Nakano et al. [16] discussed how CDA and XCA, among the above-mentioned methods, are useful in new drug design strategies of catechins. CDA and XCA have revealed that the galloyl moiety anchors catechin to the cleft of proteins through interactions with its hydroxyl groups, explaining the higher activity of galloylated catechins such as EGCG and epicatechin gallate as compared to non-galloylated catechins (Figure 1).
Shimamura et al. [17] revealed the interaction between catechins and Staphylococcal enterotoxin A using surface plasmon resonance, Fourier transform infrared spectroscopy, isothermal titration calorimetry, and CDA. The data indicated that the hydroxyl group at position 3 of the galloyl group in the catechin structure is responsible for binding affinity with the Tyr91 in the toxin’s active sites, providing valuable information related to the prevention of food-derived poisoning.
Cross-sectional and retrospective evidence indicates that tea consumption can mitigate bone loss and reduce the risk of osteoporotic fractures. Chen et al. [18] proposed that EGCG might be an important nutrient in modulating bone resorption, since EGCG at 1–10 μM decreased osteoclastogenesis and tartrate-resistant acid phosphatase activity through the receptor activator of the nuclear factor-kB (RANK)/RANK ligand/osteoprotegrin pathway. Lin et al. [19] reported that EGCG can increase mRNA expression of bone morphogenetic protein 2 and subsequent osteogenesis-related genes including alkaline phosphatase, osteonectin, and osteocalcin, leading to enhanced mineralization.
Chen et al. [20] examined the stability and bioaccessibility of polyphenols from the bark of Acacia mearnsii after in vitro treatments mimetic to gastrointestinal digestion. After simulated intestinal digestion, the total polyphenol content and biological activities decreased significantly compared to those of the non-treated extract, which was attributed to the degradation of proanthocyanidins. Nevertheless, retention of the anti-oxidant capacity and α-glucosidase-inhibitory activity suggests that polyphenols derived from the plant appear to have the potential to be useful for human health.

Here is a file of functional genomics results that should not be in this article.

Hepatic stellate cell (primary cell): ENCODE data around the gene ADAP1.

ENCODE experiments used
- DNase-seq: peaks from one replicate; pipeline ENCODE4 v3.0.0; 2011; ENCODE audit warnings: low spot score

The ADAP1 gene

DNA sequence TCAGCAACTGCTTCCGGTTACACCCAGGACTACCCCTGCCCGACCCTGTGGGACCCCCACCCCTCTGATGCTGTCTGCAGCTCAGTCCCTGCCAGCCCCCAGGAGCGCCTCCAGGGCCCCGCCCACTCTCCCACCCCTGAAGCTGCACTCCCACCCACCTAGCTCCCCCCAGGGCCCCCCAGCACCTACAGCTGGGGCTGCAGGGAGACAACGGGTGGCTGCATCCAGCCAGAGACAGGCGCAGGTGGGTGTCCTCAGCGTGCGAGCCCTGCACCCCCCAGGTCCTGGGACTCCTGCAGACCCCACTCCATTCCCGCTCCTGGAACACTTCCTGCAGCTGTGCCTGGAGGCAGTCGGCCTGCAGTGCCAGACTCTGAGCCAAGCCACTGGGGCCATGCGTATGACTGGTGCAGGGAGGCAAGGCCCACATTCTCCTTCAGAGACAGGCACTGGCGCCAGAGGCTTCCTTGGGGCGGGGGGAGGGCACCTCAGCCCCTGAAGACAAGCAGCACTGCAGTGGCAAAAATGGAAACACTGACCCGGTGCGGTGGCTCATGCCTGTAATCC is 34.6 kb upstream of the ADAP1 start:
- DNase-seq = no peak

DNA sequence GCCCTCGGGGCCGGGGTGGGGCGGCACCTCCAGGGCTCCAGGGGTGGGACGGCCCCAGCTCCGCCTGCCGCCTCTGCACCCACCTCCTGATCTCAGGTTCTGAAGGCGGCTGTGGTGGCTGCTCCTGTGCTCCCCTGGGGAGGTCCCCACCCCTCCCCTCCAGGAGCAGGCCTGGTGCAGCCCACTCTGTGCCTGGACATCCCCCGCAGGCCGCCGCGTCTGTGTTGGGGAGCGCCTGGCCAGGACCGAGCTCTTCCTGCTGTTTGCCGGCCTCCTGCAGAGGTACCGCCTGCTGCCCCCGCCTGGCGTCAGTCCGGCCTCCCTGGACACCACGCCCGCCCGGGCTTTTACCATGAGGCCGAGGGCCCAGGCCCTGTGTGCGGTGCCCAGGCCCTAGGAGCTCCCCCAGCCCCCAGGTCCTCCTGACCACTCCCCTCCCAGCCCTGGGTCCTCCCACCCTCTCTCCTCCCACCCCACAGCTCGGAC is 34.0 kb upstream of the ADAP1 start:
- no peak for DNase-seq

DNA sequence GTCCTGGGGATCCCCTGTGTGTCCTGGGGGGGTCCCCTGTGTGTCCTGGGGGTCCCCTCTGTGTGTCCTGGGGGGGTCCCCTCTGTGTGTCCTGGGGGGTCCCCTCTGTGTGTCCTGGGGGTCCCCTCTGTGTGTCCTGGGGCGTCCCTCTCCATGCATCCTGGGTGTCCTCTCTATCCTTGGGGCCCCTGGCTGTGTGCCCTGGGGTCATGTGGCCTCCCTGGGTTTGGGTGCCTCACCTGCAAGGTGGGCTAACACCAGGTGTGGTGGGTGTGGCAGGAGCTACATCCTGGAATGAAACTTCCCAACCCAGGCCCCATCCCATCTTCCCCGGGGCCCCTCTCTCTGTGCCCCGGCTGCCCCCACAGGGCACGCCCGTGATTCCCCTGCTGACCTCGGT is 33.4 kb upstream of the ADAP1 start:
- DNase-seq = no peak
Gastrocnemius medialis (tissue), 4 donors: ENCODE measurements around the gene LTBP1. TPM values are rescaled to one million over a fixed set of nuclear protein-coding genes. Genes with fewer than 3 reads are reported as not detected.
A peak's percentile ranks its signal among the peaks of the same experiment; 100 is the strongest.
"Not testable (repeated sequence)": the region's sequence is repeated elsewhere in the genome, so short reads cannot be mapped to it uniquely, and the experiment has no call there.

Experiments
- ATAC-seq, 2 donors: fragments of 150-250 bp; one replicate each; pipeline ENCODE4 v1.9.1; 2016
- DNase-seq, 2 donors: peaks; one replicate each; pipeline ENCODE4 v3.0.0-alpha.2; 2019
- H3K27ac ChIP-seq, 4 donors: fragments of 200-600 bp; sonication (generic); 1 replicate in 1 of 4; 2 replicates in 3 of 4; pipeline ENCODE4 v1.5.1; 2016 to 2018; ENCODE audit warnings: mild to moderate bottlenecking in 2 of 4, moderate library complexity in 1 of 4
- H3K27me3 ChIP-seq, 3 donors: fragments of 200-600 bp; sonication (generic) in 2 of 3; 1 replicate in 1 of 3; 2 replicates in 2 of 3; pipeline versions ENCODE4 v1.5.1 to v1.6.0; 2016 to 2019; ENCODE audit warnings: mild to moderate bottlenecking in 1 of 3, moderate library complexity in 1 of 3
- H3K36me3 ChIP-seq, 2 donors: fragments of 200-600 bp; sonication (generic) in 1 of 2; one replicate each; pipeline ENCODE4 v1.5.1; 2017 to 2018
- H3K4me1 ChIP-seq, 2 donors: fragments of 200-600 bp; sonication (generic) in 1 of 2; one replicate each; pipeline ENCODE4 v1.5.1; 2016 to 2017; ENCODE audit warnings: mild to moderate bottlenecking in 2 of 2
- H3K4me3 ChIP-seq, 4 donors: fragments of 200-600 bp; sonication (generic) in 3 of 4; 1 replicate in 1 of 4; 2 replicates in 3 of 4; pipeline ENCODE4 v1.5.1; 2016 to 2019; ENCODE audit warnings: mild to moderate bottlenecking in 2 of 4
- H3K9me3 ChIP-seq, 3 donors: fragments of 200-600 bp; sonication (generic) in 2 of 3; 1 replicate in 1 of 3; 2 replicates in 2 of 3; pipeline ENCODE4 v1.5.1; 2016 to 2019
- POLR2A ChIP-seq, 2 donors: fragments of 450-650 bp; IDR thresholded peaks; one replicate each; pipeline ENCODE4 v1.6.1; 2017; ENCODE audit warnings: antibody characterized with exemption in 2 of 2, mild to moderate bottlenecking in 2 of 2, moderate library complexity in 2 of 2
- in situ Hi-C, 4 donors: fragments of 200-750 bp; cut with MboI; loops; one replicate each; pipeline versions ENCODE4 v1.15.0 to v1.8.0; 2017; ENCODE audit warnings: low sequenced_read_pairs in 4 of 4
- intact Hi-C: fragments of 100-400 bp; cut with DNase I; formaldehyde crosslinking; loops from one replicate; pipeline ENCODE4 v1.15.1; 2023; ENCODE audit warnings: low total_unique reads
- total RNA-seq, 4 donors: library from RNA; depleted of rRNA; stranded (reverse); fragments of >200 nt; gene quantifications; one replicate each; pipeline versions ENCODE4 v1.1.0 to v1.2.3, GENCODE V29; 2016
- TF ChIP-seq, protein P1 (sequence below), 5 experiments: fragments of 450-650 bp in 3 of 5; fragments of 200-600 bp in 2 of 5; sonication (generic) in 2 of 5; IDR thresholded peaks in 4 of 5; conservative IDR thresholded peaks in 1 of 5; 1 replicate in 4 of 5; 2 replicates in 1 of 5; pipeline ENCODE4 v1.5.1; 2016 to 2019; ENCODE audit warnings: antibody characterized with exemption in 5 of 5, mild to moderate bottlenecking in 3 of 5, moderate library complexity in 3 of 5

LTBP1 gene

“Kangzhuan” is the most popular type among Tibetan tea products. Xie et al. [21] reported that a lyophilized aqueous extract of “Kangzhuan” possesses anti-oxidative or cytoprotective properties. These effects may be attributed mainly to the presence of phenolic components, including gallic acid and four catechins. These phenolic components may undergo electron transfer, H+-transfer, and Fe2+-chelating pathways to exhibit anti-oxidative or cytoprotective effects.
Theaflavin and its galloyl esters are the red pigments in black tea that possess a variety of health benefits similar to those found in green tea catechins. Several biosynthetic methods have been developed for the mass production of theaflavins. Takemoto and Takemoto [22] provided updated information on synthetic methods for theaflavins and their health benefits, encouraging future studies to reveal their detailed action mechanism and to develop new supplements.


The Guest Editor is grateful to all the authors for their contributions to this special issue and to all the expert reviewers involved in this work. Support from the editorial staff of Molecules is also greatly acknowledged.

Conflicts of Interest

The author declares no conflicts of interest.


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Figure 1. (+)-Catechin and major green tea catechins.
Figure 1. (+)-Catechin and major green tea catechins.
Molecules 24 00528 g001

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Isemura, M. Catechin in Human Health and Disease. Molecules 2019, 24, 528.

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Isemura M. Catechin in Human Health and Disease. Molecules. 2019; 24(3):528.